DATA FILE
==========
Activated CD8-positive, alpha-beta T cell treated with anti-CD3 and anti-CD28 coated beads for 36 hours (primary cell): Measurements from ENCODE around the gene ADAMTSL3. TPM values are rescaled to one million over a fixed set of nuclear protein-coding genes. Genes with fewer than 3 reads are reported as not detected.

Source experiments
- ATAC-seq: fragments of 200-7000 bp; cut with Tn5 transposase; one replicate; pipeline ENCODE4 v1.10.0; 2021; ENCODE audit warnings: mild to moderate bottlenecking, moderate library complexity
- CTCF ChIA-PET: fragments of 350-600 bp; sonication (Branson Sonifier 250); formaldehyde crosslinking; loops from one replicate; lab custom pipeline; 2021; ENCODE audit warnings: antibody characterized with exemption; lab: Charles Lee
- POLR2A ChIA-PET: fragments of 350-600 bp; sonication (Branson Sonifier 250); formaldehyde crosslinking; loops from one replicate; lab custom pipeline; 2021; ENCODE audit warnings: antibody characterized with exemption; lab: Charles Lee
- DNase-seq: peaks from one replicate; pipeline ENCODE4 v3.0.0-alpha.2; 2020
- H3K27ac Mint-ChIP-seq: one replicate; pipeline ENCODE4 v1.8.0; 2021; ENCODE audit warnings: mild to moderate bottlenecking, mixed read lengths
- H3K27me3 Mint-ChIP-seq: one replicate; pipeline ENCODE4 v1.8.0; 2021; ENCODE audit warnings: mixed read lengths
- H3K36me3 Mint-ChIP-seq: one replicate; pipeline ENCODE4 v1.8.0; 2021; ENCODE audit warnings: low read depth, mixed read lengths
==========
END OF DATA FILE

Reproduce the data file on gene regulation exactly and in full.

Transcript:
Activated CD8-positive, alpha-beta T cell treated with anti-CD3 and anti-CD28 coated beads for 36 hours (primary cell): Measurements from ENCODE around the gene ADAMTSL3. TPM values are rescaled to one million over a fixed set of nuclear protein-coding genes. Genes with fewer than 3 reads are reported as not detected.

Source experiments
- ATAC-seq: fragments of 200-7000 bp; cut with Tn5 transposase; one replicate; pipeline ENCODE4 v1.10.0; 2021; ENCODE audit warnings: mild to moderate bottlenecking, moderate library complexity
- CTCF ChIA-PET: fragments of 350-600 bp; sonication (Branson Sonifier 250); formaldehyde crosslinking; loops from one replicate; lab custom pipeline; 2021; ENCODE audit warnings: antibody characterized with exemption; lab: Charles Lee
- POLR2A ChIA-PET: fragments of 350-600 bp; sonication (Branson Sonifier 250); formaldehyde crosslinking; loops from one replicate; lab custom pipeline; 2021; ENCODE audit warnings: antibody characterized with exemption; lab: Charles Lee
- DNase-seq: peaks from one replicate; pipeline ENCODE4 v3.0.0-alpha.2; 2020
- H3K27ac Mint-ChIP-seq: one replicate; pipeline ENCODE4 v1.8.0; 2021; ENCODE audit warnings: mild to moderate bottlenecking, mixed read lengths
- H3K27me3 Mint-ChIP-seq: one replicate; pipeline ENCODE4 v1.8.0; 2021; ENCODE audit warnings: mixed read lengths
- H3K36me3 Mint-ChIP-seq: one replicate; pipeline ENCODE4 v1.8.0; 2021; ENCODE audit warnings: low read depth, mixed read lengths